IN THE UNITED STATES DISTRICT COURT FOR THE EASTERN DISTRICT OF CALIFORNIA
January 16, 2009
YRIS OLVERA, MARSHA OLVERA, JAVIER E. OLVERA, JUAN MANUEL OLVERA, WIFE AND CHILDREN OF DECEDENT JUAN OLVERA, PLAINTIFFS,
KAWEAH DELTA DISTRICT HOSPITAL, KAWEAH DELTA HEALTH CARE DISTRICT, CALIFORNIA CORPORATIONS; JOSE L. CAMPOS, M.D.; WEI-TZUOH CHEN, M.D. AND DOES 1 TO 50, DEFENDANTS.
The opinion of the court was delivered by: Anthony W. Ishii Chief United States District Judge
ORDER SUBSTITUTING UNITED STATES FOR DEFENDANT CAMPOS, AND GRANTING UNITED STATES' MOTION TO DISMISS PURSUANT TO F.R.C.P. 12(B)(1)
Doc. # 3
This is an action for wrongful death by the survivors of decedent, Juan Olvera, ("Plaintiffs") against defendants Kaweah Delta District Hospital and Health Care District and individual defendants Jose Campos, M.D. and Wei-Tzuoh Chen, M.D. (Collectively, "Defendants"). The action was removed to this court by the United States pursuant to their determination that individual defendant Jose Campos, M.D. ("Campos") was at all times pertinent to this action an employee of a federally-funded healthcare facility within the meaning of the Federally Supported Health Centers Assistance Act. United States contends Campos, as an employee of a federally-funded healthcare facility, is personally immune from suit and that United States is the proper party defendant for purposes of claims against Campos pursuant to the terms of the Westfall Act and the Federal Tort Claims Act ("FTCA"). In the instant motion, United States seeks to dismiss the complaint in its entirety as to Campos on the ground United States is the proper party defendant, and also as to United States on the ground the court lacks subject matter jurisdiction because Plaintiffs failed to bring or exhaust an administrative tort claim as required by the FTCA. For the reasons that follow, the court will grant the substitution and will dismiss the complaint as to defendant United States with leave to amend.
FACTUAL BACKGROUND AND PROCEDURAL HISTORY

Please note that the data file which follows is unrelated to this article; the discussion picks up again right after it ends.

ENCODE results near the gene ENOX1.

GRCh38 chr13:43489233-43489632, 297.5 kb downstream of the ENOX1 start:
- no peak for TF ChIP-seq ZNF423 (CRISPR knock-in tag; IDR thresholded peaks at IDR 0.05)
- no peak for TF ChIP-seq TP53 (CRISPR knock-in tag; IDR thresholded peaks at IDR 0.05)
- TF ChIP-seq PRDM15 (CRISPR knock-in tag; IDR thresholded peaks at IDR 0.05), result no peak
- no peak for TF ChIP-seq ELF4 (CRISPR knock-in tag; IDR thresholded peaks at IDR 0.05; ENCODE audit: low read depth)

The complaint in this action was filed originally in Tulare County Superior court on July 18, 2008. The action was removed to this court on November 24, 2008. Exhibit "B" to Defendants' notice of removal is a "Certificate of Scope of Employment" pursuant to the Westfall Act, 28 U.S.C. § 2679(d) (hereinafter, the "Certificate"). That Certificate provides, in pertinent part:
[o]n the basis of the information now available with respect to the incidents referred to in [P]laintiff's claims, defendant Jose L. Campos, M.D., was acting within the scope of his employment at Family Healthcare Network at all times relevant to them. Family Healthcare Network is a federally-funded healthcare facility, a grantee of the United States Department of Health & Human Services, and covered under the Federal Tort Claims Act by operation of the Federally Supported Health Centers Assistance Act.
Doc. # 1 at 13:4 - 13:12.
The complaint generally alleges negligent hiring, training, credentialing, and supervision of medical professional personnel and alleges negligent provision of care with regard to decedent, ultimately resulting in decedent's death. The complaint makes no distinctions as to the roles of the various defendants in the events leading up to Decedent's death. In other words, the complaint alleges that all defendants, including Campos, were responsible for negligent training, credentialing, and supervision, and alleges that the same defendants, again including Campos, provided negligent care proximately causing decedent's death.
The instant motion to dismiss was filed by United States on December 3, 2008. Plaintiffs filed their opposition on December 22, 2008. On December 23, 2008, Plaintiffs filed a motion to remand and subsequently filed a request to continue the motion to remand. The hearing date on United States' motion to dismiss Campos was vacated and the matter was taken under submission as of January 5, 2009. The court's docket does not currently reflect that United States has filed any reply to Plaintiffs' opposition or any response to the motion to remand. The court's docket indicates Plaintiffs' motion to remand is currently pending before the Magistrate Judge.